Butler were one of few all-Maori rock bands. All four members were originally from Rotorua, but the band actually formed in Christchurch in 1970. Predominantly an underground group, they played their early gigs at the Open Door, before moving into Trevor Spitz's nightspot Aubrey's. Having built a strong Christchurch following, the band took stabs at other South Island centres, returning to hometown Rotorua in 1971. From there they began building up a North Island following, proving popular on the University circuit with their combination of originals and Led Zeppelin / Wishbone Ash covers.

Some television exposure followed with a spot on 'Happen Inn', 'Popco' and 'Free Ride'. This was fairly rare for an underground group and even with this they never really gained much pulling power.


 In 1973 they recorded a self-titled album for Pye. It was released on the Family label and from it came one single, "Green River"/"Especially For You". They never scored a hit single and the only album they released was a commercial flop, but Christchurch-based band Butler found a warm place in the hearts of many NZ rock fans in the early and mid-1970s. Their fusion of psychedelia, progressive and blues-rock shone in a live setting, and Butler became a highly popular band on the national campus circuit. One of the few all-Maori bands of that era, the story of their formation is one of the most fascinating in NZ rock.
Show less -

The creation of Butler was both spontaneous and unconventional. A typical New Zealand rock band circa 1970 would comprise high school pals or early twenty-something Pakeha males, jamming in a garage or rehearsal space. The bonds between the four members of Butler were forged in the tobacco fields of Motueka and a drop-in centre in Christchurch. Butler comprised four Rotorua area born and raised Maori teenagers. The original (and only) line-up comprised Steve Apirana (guitar, vocals), Heidi Warren (guitar, vocals), Angel Adams (bass), and Hori Sinnott (drums). Apirana started playing guitar at age 15, and a year later he and Warren (who was a year younger) decided they'd start a band. Their dream, however, only coalesced with these jams in Christchurch. "We approached the guy who was running the centre and got him to open it up on a night it was not normally open so we could practice," Steve told Cross Rhythms. "Three days later, the son of the minister offered to be our manager. Here we were, a band formed in three days, nowhere to play, only a couple of instruments, but we had a manager!"



 As a buzz around Butler built, the band was invited to play orientation week gigs at the University of Canterbury, starting in early 1971. I had just begun studies there, and I have fond memories of beer-soaked campus gigs featuring Butler serving up high-energy and more than competent cover versions of the songs we'd play in our frigid student flats. Butler's career took a significant leap in 1972 when they took over from fellow blues-rockers Ticket in a residency at top Christchurch music club, Aubrey's. Apirana told Maori TV, "Ticket were like The Beatles to us. They were the number one band around. I'd go to see them whenever I could, getting tips from their compositions." Regular playing at Aubrey's, support slots for visiting bands like Daddy Cool and other gigs in Christchurch and beyond helped Butler hone their skills, and they began asserting themselves as one of the best live bands in the country.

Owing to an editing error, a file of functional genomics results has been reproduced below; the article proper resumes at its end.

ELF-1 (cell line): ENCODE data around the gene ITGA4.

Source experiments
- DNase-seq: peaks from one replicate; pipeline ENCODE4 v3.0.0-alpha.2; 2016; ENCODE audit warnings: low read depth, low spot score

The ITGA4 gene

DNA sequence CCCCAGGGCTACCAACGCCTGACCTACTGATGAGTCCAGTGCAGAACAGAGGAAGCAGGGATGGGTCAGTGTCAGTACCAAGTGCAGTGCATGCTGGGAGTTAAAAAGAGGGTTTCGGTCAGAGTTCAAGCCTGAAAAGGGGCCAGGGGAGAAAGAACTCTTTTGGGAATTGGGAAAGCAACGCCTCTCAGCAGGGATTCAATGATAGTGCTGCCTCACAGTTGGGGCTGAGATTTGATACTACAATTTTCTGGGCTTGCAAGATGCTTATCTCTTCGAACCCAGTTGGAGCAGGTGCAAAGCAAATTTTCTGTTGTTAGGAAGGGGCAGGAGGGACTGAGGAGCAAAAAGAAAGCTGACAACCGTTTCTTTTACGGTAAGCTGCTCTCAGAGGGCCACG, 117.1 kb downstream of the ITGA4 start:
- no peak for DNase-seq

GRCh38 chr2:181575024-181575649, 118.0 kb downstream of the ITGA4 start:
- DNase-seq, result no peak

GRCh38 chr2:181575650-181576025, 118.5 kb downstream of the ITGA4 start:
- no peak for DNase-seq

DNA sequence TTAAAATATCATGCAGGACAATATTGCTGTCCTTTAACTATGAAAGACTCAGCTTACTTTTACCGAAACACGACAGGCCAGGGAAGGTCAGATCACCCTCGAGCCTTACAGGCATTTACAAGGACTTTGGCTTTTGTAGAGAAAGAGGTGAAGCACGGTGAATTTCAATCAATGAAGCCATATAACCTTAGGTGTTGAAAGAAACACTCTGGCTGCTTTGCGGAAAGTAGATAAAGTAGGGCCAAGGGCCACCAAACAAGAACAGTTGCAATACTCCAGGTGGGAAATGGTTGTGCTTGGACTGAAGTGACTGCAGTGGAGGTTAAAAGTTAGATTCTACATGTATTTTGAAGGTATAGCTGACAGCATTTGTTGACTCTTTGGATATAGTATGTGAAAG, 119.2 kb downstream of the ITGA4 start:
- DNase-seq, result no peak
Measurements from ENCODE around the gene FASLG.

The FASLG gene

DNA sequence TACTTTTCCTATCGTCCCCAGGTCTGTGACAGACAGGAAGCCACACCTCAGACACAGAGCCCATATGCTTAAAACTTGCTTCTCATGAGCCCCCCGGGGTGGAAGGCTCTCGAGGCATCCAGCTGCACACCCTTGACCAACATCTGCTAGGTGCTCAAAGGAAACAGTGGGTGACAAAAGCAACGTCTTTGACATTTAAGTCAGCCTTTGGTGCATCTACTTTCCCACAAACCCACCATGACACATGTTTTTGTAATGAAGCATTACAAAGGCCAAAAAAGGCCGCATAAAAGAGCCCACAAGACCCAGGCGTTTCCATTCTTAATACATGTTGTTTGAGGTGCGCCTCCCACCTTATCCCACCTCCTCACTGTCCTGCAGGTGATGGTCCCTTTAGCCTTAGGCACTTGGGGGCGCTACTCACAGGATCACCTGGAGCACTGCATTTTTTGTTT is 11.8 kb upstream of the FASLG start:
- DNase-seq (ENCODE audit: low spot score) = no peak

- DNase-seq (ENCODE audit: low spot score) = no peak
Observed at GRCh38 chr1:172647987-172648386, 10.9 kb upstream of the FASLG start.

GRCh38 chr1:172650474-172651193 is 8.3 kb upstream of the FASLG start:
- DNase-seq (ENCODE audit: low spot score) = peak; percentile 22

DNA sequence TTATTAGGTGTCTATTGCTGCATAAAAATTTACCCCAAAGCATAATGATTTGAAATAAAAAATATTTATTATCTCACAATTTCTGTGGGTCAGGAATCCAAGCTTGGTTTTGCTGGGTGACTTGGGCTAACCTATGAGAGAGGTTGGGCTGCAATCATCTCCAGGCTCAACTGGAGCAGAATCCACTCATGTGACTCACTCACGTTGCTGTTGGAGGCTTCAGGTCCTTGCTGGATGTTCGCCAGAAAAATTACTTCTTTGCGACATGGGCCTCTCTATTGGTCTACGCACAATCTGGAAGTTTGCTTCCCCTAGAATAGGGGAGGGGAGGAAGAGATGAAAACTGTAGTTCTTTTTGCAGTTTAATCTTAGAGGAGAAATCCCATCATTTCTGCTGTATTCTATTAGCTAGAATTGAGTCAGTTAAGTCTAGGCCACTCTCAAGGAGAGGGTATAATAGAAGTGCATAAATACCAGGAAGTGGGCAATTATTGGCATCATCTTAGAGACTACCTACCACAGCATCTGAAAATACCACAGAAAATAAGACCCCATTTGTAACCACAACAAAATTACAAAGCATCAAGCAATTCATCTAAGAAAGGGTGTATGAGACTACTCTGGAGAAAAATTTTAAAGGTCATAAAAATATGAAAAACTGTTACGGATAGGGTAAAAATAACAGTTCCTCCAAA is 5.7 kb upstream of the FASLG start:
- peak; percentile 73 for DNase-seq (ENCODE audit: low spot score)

This fast-growing reputation led to an invite to appear at the now-legendary Ngaruawahia Festival in early 1973, alongside such other fledgling New Zealand bands as Dragon and Split Enz. "Back then everyone was getting record deals," notes Apirana. "Our manager asked around for a deal and Pye took us up on it. They put us on a new label, Family. I think John Hanlon was the only other artist on it." 
 




Butler's disenchantment with the record and the label grew as time went by. "It took them 18 months to release it and by then we’d progressed more into prog rock and bands like Wishbone Ash. We weren’t even playing many of those songs on the record." An initial single had a cover of Creedence Clearwater Revival hit 'Green River' as the A-side, but it fared poorly. "The label never really got behind it," Apirana laments.

On the Butler album, nine group originals nestled alongside covers of 'Green River’, Cher's hit 'Bang Bang’ and the Four Tops classic 'Reach Out I’ll Be There'. Despite the album's failure, Butler remained popular on the touring circuit, and they opened for such visiting groups as The Average White Band and Osibisa.  By 1976, Butler were hoping to make another album, one that better captured their improved musical chops, but internal and philosophical differences within the band deepened, causing them to call it quits in 1977.